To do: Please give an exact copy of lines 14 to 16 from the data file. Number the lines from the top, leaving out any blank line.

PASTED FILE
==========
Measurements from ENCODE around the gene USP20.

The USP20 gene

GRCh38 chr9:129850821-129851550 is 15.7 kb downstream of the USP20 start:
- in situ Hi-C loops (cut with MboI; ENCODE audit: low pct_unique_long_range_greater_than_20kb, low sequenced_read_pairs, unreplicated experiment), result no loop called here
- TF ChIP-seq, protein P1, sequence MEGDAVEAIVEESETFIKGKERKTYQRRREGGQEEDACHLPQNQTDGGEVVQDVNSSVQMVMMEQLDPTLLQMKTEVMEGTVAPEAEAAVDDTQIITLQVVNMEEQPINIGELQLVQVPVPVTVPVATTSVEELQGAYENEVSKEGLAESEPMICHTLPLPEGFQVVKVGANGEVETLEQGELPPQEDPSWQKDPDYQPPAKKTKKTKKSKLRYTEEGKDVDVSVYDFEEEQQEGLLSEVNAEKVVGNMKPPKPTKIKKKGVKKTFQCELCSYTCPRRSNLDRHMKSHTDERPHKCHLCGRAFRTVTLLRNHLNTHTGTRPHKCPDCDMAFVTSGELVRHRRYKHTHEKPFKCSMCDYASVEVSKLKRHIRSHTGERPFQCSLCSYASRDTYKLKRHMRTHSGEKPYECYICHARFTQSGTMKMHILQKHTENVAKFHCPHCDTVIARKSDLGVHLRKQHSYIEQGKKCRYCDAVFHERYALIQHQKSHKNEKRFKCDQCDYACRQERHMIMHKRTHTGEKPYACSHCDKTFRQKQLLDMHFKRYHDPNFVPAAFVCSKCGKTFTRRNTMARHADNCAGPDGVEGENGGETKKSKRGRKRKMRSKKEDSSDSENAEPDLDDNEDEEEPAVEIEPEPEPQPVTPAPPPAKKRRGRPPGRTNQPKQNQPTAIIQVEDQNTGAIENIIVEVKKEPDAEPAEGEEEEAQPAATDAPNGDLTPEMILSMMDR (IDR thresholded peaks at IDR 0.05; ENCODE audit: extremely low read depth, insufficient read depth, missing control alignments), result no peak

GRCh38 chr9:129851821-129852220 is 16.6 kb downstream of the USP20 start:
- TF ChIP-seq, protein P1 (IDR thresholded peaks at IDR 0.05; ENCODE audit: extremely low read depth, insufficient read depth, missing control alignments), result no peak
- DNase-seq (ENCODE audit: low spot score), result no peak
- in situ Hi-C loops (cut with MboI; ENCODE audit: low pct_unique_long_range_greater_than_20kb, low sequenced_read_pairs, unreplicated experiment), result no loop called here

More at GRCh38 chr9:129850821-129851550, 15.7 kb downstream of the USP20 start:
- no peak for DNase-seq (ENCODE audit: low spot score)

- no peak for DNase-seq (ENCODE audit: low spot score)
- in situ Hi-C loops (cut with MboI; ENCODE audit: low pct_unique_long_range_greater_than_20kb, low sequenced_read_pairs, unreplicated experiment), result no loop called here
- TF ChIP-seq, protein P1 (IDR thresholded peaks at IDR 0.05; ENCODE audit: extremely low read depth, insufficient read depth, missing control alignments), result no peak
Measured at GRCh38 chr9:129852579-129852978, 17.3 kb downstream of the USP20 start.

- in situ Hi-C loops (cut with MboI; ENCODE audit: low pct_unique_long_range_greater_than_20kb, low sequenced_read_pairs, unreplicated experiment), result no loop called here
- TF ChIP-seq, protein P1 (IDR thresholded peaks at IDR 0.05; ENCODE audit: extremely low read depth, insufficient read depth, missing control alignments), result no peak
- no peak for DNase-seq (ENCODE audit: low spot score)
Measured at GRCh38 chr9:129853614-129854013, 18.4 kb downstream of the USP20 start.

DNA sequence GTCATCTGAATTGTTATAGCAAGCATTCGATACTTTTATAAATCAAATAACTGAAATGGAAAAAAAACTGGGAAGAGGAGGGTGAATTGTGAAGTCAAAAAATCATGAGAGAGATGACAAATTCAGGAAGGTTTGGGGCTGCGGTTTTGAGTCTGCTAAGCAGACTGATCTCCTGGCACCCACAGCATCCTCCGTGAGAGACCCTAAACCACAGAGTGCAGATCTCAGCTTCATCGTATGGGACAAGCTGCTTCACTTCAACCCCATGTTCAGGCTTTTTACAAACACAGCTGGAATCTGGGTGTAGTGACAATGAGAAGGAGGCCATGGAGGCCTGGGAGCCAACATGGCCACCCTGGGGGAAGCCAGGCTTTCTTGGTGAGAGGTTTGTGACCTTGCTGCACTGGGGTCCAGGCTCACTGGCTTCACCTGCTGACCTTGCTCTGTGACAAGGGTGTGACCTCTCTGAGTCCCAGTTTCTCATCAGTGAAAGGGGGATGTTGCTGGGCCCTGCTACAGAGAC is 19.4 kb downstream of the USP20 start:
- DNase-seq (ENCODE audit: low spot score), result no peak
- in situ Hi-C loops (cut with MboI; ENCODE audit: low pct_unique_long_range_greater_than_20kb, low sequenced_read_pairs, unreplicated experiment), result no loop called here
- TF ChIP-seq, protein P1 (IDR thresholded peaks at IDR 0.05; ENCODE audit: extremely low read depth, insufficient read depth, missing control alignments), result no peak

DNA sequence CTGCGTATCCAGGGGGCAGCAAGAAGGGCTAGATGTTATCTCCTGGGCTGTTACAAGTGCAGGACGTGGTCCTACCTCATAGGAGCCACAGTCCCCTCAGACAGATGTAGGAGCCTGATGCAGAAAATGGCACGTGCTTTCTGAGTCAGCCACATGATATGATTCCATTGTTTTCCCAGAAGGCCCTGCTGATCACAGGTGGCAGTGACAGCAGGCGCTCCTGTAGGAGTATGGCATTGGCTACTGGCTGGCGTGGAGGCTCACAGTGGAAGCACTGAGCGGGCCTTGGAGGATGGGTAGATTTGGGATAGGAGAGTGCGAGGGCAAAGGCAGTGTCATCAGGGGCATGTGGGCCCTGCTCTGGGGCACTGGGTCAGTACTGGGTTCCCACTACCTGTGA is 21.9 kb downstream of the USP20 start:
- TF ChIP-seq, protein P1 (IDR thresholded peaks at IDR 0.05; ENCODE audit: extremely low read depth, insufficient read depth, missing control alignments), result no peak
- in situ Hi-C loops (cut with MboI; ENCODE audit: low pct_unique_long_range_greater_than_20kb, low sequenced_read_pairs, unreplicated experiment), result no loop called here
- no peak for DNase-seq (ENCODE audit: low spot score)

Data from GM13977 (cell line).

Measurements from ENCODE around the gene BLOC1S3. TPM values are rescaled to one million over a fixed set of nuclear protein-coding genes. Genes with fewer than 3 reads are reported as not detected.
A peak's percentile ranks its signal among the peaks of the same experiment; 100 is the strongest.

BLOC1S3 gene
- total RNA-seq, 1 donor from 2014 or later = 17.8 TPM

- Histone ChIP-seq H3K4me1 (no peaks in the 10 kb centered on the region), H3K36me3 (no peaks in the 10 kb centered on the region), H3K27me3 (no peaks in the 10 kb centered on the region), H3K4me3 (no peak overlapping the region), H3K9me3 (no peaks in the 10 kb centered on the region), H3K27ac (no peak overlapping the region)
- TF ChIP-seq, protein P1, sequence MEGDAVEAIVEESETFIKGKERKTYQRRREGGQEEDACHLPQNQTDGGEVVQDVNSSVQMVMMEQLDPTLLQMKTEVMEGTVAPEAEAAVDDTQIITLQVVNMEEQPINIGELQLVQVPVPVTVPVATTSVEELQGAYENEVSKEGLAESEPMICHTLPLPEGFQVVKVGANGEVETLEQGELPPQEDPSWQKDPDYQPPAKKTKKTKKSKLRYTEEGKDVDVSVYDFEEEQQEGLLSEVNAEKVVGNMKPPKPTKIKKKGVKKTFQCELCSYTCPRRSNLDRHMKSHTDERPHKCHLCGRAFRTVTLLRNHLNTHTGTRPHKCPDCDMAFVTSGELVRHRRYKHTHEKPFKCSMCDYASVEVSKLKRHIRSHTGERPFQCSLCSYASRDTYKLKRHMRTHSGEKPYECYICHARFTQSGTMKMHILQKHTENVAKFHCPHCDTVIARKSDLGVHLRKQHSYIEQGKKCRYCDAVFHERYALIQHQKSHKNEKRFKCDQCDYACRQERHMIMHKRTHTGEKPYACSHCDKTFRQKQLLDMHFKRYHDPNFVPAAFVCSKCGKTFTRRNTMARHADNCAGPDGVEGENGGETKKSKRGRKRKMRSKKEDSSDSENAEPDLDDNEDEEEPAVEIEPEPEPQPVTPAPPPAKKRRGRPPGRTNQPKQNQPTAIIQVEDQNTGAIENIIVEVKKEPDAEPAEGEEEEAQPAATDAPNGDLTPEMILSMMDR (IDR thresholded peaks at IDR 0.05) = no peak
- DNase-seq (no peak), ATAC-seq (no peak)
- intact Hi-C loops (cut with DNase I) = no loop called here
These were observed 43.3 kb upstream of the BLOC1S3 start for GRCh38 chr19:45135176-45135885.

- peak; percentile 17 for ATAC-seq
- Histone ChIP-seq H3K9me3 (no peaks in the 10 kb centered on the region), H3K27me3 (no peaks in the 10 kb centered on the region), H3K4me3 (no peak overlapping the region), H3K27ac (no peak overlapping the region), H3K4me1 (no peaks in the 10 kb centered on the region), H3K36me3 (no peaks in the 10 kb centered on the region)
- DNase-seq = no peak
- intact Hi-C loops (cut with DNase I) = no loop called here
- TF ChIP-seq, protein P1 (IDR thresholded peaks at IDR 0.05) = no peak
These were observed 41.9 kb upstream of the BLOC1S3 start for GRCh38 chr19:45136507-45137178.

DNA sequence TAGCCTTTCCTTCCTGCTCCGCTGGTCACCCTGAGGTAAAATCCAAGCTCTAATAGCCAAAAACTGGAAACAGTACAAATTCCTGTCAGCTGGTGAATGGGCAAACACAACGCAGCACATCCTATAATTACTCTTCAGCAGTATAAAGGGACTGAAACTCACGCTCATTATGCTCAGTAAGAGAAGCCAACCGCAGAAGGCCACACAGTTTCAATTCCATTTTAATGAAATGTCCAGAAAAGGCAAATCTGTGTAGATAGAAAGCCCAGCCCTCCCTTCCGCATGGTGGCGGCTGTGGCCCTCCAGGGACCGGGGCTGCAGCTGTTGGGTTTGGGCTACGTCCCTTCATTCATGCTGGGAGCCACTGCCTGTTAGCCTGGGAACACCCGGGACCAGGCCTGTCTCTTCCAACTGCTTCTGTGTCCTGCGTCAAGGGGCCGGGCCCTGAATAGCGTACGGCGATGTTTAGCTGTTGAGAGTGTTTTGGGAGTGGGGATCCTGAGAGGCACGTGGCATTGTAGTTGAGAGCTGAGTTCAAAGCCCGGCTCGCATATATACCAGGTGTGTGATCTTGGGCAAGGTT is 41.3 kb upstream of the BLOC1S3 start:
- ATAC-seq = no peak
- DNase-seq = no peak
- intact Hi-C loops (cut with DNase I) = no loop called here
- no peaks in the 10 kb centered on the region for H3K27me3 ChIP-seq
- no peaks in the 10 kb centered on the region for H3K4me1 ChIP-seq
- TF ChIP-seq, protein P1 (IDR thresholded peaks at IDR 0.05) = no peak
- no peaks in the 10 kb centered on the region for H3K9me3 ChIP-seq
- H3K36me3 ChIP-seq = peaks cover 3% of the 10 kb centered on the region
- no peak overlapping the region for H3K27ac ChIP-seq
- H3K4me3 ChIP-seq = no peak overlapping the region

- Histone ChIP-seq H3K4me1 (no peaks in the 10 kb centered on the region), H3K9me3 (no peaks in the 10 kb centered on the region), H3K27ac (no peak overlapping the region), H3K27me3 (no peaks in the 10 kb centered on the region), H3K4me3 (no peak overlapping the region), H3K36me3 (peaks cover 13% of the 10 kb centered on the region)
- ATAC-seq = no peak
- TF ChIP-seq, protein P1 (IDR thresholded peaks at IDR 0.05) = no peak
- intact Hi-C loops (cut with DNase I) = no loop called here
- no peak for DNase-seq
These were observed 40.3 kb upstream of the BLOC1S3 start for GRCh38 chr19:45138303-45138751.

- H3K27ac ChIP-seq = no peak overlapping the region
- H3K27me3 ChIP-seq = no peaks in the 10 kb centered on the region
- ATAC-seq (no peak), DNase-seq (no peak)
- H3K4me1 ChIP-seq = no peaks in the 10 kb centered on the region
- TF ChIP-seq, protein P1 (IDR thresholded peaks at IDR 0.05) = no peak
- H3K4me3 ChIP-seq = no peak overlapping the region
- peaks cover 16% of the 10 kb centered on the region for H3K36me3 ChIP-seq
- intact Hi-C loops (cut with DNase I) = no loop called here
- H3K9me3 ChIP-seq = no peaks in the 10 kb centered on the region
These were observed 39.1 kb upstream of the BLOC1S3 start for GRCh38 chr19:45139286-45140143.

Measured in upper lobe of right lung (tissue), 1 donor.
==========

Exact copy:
- TF ChIP-seq, protein P1 (IDR thresholded peaks at IDR 0.05; ENCODE audit: extremely low read depth, insufficient read depth, missing control alignments), result no peak
Measured at GRCh38 chr9:129852579-129852978, 17.3 kb downstream of the USP20 start.

- in situ Hi-C loops (cut with MboI; ENCODE audit: low pct_unique_long_range_greater_than_20kb, low sequenced_read_pairs, unreplicated experiment), result no loop called here